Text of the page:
> >     my (\$val, @ids) = @_;
> >
> >     my \$test = shift @ids;
> >     return ( \$ids[-1], \$ids[0] ) if \$test == \$val;
> >
> >     push @ids, \$test;
> >     array_nav( \$val, @ids);
> > }
>
> My version of your function:
>
> sub array_nav {
>     my (\$val, @ids) = @_;
>     my \$pos;
>     for (\$pos=0; \$pos<=\$#ids; \$pos++){
>       last if \$val == \$ids[\$pos];
>     }
>     return undef unless \$pos < @ids;  #error checking
>     my \$prev = \$ids[\$pos-1];

This can evaluate to \$ids[-1] for the first element.
The OP may not want this wrap-around.
my \$prev = \$pos == 0 ? \$ids[0] : \$ids[\$pos-1];

-brian

## Re: Continous Looping of a List

Brian Helterline wrote:

>

>>
>>>use strict;
>>>use warnings;
>>>
>>>my @ids = qw( 1 3 5 7 9 );
>>>
>>># testing
>>>for( qw(3 5 9 7 1) ) {
>>>    print join("\t", array_nav( \$_, @ids )), "\n";
>>>}
>>>
>>>exit(0);
>>>
>>>sub array_nav {
>>>    my (\$val, @ids) = @_;
>>>
>>>    my \$test = shift @ids;
>>>    return ( \$ids[-1], \$ids[0] ) if \$test == \$val;
>>>
>>>    push @ids, \$test;
>>>    array_nav( \$val, @ids);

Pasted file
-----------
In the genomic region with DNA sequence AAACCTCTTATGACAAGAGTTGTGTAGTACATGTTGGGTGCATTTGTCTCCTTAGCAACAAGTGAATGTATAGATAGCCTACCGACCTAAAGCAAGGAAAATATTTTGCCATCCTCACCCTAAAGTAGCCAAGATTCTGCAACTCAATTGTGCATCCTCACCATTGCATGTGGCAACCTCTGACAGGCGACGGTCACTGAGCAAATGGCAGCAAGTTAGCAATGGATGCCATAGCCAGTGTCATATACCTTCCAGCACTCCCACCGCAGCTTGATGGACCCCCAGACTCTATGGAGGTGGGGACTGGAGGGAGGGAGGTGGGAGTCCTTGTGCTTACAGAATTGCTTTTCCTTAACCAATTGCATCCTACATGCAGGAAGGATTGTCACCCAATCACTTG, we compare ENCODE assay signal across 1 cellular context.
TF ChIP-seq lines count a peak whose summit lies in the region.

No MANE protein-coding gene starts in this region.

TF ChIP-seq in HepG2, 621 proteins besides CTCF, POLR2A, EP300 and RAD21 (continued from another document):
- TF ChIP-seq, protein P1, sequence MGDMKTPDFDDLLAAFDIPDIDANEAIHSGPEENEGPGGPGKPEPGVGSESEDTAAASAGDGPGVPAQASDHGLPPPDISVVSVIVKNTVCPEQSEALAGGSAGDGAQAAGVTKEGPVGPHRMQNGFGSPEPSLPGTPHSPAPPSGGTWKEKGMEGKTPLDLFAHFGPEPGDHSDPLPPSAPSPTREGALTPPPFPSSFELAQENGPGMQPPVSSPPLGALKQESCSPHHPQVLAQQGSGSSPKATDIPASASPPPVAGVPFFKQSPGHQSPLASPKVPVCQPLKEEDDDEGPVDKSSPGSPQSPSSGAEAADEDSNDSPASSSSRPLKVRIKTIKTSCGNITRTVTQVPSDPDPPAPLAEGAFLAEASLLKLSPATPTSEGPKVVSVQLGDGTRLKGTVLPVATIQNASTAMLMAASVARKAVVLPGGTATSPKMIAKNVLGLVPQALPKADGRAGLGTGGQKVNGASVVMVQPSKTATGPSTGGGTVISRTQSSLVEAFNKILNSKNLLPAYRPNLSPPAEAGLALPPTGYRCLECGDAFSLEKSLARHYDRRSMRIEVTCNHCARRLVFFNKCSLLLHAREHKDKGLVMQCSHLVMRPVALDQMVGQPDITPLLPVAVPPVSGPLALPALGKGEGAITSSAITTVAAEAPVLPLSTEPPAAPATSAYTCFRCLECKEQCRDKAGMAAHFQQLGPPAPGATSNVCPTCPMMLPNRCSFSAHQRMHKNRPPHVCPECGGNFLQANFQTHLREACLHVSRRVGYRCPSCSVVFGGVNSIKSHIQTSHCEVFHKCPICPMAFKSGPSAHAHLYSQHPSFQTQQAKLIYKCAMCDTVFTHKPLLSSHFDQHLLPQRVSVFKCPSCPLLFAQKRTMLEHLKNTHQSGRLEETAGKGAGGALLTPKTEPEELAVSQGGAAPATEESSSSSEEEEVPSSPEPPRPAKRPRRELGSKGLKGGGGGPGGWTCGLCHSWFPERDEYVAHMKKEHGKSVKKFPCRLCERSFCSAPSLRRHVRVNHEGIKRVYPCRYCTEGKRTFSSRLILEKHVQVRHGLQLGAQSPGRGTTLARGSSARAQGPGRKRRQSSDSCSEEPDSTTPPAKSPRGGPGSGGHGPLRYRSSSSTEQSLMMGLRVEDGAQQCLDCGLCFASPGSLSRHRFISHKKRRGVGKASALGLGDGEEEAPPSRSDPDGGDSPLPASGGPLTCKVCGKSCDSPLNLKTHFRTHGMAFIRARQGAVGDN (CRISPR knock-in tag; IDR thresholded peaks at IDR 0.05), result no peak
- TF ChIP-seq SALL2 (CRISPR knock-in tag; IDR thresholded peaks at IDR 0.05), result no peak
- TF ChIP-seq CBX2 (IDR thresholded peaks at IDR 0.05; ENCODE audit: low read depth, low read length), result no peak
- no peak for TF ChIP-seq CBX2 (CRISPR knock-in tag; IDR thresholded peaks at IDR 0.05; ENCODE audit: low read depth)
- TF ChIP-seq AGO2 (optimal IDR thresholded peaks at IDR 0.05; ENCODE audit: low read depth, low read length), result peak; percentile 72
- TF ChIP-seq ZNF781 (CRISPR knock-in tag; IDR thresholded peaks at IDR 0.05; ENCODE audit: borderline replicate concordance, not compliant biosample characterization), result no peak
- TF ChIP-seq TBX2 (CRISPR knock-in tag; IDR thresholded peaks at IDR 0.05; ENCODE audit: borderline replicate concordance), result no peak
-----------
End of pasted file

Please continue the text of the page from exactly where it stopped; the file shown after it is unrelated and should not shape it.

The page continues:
>>>}
>>
>>
>>sub array_nav {
>>    my (\$val, @ids) = @_;
>>    my \$pos;
>>    for (\$pos=0; \$pos<=\$#ids; \$pos++){
>>      last if \$val == \$ids[\$pos];
>>    }
>>    return undef unless \$pos < @ids;  #error checking
>>    my \$prev = \$ids[\$pos-1];
>
>
> This can evaluate to \$ids[-1] for the first element.
> The OP may not want this wrap-around.
> my \$prev = \$pos == 0 ? \$ids[0] : \$ids[\$pos-1];
>

Did you try running the OP's code?  This is exactly what the OP does
want.  I *believe* this is what hte OP meant by "continuous".

Paul Lalli.

## Re: Continous Looping of a List

wrote:

> > I have a list of ids from a database, and a value for the currently
> > selected value. I need the previous value (or the index of the
> previous
> > value) and the next value in the list.
> >
> > The ids will not neccessarily be in sequence. The function is called
> > once, so the original list does not need to be preserved. The list is